As Jeanie and I danced the night away in Atlanta on New Year’s Eve — yes, we actually did that, although I admit I ended up with a twisted knee, a sadly predictable outcome for a man of my rapidly advancing years — I was aware that the spirit of revelry in the room was not unequivocal.
Yes, it is indeed momentous to see in a new year. Smiles, frivolity and bubbles are appropriate to the occasion. But we are greeting 2024 — another presidential election year. (Already? Really?) An election year in a deeply divided country. With Donald J. Trump dominating the headlines and the GOP polls once again, delighting his fans and horrifying his most ardent foes.
We are in a time of national crisis. Our social, political and epistemological divisions are bad and getting worse. Our declining trust in one another and in our core political and cultural institutions bodes very poorly for what will happen in 2024. We don’t agree on what is real, let alone what should be done about what is real. How do you solve problems in a context like that?
“We don’t agree on what is real, let alone what should be done about what is real.”
All of us writer types could spend the whole year wringing our hands about the perfidy of those bad folks on the other side. I noticed in looking at the year-end roundup articles on various opinion and analysis sites — including this one — how much of what we wrote about in 2024 was our national political crisis and the awfulness of the people and organizations we oppose. On right-leaning sites, the awfulness is all on the left. On left-leaning sites, the awfulness is all on the right.
After a while, it becomes almost boring — to me, at least — to contemplate reading or writing yet another article about how awful those other folks are. One could ask ChatGPT to write an essay describing everything that is wrong with (those bad people over there) and it would not be much different from what many of us are writing on an average day. How many ways are there to say the same thing?
Surely, I will feel compelled to write some such articles this year. But we are facing a national cultural, moral and even spiritual crisis that goes beyond the political. It seems that even Christian commentators — left and right — only seem to be able to talk these days in a political register, with a culture-war approach predominating. But culture matters too, in its deep currents, not just its political disputes. Culture represents the spirit, character, values, behavior and social institutions of a people. We need to be able to talk about what is happening to us as a people, not just how it is manifesting in our toxic politics.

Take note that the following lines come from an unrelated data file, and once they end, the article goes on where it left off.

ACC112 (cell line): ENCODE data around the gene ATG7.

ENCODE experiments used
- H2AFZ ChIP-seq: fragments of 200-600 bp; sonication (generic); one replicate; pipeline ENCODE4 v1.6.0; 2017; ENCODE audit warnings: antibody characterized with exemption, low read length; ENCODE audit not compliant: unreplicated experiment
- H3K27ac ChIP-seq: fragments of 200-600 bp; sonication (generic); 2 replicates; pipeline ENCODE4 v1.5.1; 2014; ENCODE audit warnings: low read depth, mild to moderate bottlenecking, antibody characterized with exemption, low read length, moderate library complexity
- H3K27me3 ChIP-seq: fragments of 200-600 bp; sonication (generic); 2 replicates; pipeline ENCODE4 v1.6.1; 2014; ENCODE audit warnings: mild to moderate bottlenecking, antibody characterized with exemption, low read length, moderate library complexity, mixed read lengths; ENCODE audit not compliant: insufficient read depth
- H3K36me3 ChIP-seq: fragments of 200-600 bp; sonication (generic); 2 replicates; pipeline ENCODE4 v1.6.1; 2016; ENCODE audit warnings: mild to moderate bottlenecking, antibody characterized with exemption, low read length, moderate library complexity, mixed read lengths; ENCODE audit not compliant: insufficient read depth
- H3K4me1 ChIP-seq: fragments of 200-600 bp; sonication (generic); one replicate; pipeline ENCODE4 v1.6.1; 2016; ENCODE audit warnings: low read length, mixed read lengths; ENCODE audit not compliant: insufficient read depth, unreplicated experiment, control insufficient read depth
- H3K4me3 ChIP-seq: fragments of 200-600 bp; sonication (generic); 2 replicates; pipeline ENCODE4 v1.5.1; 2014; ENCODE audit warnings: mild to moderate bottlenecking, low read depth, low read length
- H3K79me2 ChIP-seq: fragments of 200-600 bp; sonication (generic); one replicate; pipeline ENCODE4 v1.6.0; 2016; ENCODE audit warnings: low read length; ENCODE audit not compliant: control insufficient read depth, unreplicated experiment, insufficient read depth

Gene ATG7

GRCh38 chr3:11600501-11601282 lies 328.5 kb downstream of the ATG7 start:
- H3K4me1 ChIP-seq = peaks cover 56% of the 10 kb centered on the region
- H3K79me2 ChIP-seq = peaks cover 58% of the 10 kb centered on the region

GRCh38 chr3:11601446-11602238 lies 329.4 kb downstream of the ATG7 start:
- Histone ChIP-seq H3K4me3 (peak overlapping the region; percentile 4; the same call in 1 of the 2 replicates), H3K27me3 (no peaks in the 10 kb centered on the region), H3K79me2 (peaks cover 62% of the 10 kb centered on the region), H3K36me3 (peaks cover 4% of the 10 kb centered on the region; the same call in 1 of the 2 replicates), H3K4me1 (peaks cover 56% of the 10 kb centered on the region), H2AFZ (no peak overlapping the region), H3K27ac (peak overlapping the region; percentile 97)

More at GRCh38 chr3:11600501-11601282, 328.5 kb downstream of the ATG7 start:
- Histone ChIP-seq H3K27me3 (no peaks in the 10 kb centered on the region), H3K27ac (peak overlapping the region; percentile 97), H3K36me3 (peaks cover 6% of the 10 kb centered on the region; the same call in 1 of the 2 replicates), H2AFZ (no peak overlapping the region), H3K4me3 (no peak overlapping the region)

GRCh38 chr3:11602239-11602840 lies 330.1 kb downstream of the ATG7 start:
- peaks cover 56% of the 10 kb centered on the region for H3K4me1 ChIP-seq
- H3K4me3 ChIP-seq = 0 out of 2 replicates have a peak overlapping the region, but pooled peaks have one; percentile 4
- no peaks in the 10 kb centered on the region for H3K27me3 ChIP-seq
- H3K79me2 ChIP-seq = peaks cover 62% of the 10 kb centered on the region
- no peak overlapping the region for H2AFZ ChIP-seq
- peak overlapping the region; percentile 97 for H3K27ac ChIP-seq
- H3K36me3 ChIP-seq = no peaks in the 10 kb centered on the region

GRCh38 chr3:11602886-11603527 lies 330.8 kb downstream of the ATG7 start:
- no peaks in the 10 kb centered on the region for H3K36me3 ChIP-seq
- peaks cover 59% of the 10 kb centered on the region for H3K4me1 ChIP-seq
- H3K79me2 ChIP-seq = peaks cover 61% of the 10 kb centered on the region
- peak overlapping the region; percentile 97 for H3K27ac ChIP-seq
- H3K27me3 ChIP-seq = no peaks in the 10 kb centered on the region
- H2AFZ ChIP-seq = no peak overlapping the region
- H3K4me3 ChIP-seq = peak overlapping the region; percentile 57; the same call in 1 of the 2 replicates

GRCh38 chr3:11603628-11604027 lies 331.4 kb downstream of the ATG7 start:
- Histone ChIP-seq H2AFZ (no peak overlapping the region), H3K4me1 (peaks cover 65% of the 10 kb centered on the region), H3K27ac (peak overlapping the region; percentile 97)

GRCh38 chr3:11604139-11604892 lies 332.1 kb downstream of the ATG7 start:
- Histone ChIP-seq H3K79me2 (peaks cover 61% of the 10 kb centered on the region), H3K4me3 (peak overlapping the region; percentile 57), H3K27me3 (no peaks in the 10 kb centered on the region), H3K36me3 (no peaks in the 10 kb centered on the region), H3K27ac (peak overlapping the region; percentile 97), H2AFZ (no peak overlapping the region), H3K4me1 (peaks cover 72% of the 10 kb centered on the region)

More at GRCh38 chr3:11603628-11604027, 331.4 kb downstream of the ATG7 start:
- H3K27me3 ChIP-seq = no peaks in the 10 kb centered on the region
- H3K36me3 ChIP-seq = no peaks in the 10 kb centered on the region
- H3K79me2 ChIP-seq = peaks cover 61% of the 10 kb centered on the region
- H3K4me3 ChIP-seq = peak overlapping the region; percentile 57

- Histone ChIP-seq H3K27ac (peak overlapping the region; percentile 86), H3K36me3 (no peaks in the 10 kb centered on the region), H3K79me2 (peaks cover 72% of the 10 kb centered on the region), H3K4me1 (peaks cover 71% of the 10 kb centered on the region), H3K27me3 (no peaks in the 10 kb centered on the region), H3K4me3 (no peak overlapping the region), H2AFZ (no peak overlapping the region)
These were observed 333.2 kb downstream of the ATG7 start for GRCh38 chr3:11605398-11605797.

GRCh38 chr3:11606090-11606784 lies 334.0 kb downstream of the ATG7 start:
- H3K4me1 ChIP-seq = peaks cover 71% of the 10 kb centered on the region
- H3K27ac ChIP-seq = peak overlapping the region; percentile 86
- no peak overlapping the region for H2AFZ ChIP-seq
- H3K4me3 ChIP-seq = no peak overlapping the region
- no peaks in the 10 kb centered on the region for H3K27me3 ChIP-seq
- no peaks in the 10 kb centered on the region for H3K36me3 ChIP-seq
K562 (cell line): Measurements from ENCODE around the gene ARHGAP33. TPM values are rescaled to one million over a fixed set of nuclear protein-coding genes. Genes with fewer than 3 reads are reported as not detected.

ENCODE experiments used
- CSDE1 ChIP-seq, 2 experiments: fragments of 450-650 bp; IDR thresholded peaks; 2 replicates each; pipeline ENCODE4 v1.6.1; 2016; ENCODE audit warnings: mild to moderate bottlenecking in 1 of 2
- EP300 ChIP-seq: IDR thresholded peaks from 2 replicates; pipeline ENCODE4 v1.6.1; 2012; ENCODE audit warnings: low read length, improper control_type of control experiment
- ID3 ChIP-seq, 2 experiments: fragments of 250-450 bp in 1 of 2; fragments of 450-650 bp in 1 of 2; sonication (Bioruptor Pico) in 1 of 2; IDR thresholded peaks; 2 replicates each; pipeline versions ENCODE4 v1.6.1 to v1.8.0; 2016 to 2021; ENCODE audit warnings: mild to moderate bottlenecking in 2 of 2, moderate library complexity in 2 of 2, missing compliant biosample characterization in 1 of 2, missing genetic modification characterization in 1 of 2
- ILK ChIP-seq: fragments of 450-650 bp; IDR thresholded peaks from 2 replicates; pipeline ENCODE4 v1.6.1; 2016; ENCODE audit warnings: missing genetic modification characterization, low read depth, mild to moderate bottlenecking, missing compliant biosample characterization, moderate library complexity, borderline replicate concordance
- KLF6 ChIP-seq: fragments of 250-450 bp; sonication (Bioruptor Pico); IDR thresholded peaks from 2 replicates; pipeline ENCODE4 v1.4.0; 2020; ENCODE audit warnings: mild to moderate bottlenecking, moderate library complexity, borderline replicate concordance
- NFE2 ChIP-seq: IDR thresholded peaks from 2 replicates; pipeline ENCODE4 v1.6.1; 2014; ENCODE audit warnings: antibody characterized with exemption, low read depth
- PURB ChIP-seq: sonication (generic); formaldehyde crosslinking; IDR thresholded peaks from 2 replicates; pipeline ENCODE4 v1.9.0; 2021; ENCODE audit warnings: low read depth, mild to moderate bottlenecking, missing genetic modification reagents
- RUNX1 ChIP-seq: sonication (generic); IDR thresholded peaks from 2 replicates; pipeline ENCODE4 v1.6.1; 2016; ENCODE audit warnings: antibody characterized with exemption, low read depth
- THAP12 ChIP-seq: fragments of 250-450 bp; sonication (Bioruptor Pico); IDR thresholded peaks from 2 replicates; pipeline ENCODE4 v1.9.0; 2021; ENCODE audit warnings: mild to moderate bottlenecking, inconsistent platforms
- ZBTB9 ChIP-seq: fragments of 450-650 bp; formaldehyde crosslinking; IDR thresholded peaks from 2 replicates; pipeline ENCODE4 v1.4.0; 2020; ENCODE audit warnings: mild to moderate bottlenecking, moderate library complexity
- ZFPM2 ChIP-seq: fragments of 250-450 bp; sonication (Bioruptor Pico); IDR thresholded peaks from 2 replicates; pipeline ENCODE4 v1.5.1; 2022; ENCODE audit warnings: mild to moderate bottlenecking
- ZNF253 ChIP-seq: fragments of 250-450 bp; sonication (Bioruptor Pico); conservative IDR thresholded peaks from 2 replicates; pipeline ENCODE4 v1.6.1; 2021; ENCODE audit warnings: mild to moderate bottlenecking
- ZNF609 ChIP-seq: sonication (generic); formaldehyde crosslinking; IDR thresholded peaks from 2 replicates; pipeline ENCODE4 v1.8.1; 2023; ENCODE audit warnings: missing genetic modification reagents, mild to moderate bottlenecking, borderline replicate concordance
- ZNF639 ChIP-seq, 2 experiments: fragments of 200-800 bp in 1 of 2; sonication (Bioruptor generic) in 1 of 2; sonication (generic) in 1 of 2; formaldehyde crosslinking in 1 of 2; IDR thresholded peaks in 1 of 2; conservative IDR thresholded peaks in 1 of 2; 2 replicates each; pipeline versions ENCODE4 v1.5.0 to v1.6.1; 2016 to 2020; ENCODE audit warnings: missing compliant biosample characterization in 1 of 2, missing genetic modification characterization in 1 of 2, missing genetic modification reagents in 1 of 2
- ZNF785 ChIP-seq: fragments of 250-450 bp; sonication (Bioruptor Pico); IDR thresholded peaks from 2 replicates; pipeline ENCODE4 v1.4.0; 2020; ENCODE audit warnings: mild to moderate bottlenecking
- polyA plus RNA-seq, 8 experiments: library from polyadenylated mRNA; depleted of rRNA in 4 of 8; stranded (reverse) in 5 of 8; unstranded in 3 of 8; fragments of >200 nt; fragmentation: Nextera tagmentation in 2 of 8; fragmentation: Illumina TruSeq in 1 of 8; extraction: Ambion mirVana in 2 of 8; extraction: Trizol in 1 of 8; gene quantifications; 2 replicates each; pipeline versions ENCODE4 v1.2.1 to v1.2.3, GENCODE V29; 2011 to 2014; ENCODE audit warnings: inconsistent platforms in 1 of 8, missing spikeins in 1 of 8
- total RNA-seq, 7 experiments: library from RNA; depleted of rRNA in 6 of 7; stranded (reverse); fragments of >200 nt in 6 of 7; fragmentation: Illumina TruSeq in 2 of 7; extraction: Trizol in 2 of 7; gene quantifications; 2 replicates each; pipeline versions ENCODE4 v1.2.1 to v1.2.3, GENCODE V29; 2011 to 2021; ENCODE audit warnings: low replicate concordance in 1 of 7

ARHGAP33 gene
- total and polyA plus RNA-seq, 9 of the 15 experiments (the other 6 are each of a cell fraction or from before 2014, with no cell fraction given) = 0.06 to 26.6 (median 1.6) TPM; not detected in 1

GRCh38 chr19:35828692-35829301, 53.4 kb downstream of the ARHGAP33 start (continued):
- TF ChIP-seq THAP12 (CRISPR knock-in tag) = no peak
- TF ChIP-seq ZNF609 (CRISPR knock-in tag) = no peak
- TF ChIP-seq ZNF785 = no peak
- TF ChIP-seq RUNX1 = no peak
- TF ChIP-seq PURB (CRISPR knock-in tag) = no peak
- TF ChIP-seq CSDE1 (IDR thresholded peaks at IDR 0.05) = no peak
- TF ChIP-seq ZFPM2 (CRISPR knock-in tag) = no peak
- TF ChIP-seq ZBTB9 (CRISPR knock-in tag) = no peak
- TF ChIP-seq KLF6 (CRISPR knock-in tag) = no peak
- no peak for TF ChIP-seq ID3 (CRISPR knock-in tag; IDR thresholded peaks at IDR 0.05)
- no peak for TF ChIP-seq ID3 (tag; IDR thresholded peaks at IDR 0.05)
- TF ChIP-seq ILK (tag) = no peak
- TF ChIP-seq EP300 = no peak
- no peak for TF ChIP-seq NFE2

Thus, I plan to write some articles this year about cultural issues and institutions. Let me name three that come to mind immediately.
We need to look at the health of the Church/the churches. In a time of national crisis — yes, especially if Donald Trump becomes president again and fulfills our worst fears by weakening democratic checks and balances — the churches will need to step up to meet the moment.
“Even if we don’t have a democracy in five years, we will still have churches here.”
Even if we don’t have a democracy in five years, we will still have churches here. But — spoiler alert — I believe this moment finds the churches and their leaders poorly prepared to meet such a challenge. I will unpack why I believe that in some future columns.
Then there is higher education. The forced resignation of the presidents of both Penn and Harvard in the last month tells us something, but what? Certainly, there is a great deal of mistrust of academic elites and the whole higher education sector on the part of many conservatives.
Is this fair? What is going on — or going wrong — in higher education? If Donald Trump is elected president again, we can expect sustained attacks on universities, their leaders and faculty from the White House. Will we academics be ready to offer good reasons for why we do what we do?
Finally, there is social media. I gave myself a gift on New Year’s Eve — after 15 years, I abandoned the Website Formerly Known as Twitter. While I had long been concerned about negative effects and personal risks of being engaged on that site, Elon Musk’s tenure as owner turned my concerns into a matter of some moral urgency.
Then, when I saw near New Year’s Eve that the gifted spiritual writer Anne Lamott was the most recent figure to stir up a hornet’s nest on X — in relation to an ill-considered tweet she threw out there about Taylor Swift — I thought to myself, what in the world are we doing here? Don’t we have better things to do?
The story of what is wrong with our culture circa 2024 cannot be told without considering what social media has done to our spirits and our minds, our way of being in the world and communicating with others.
We are in a crisis of culture, with a visible loss of moral wisdom, of spiritual moorings, of religious transcendence. We need to talk about this, and not just about how awful our enemies are and how much we wish them to disappear.
Are we ready for those conversations?
David P. Gushee is a leading Christian ethicist. serves as distinguished university professor of Christian Ethics at Mercer University, chair of Christian social ethics at Vrije Universiteit Amsterdam, and senior research fellow at International Baptist Theological Study Centre. He is a past president of both the American Academy of Religion and the Society of Christian Ethics. His latest book is Introducing Christian Ethics. He’s also the author of Kingdom Ethics, After Evangelicalism, and Changing Our Mind: The Landmark Call for Inclusion of LGBTQ Christians. He and his wife, Jeanie, live in Atlanta. Learn more: davidpgushee.com or Facebook.
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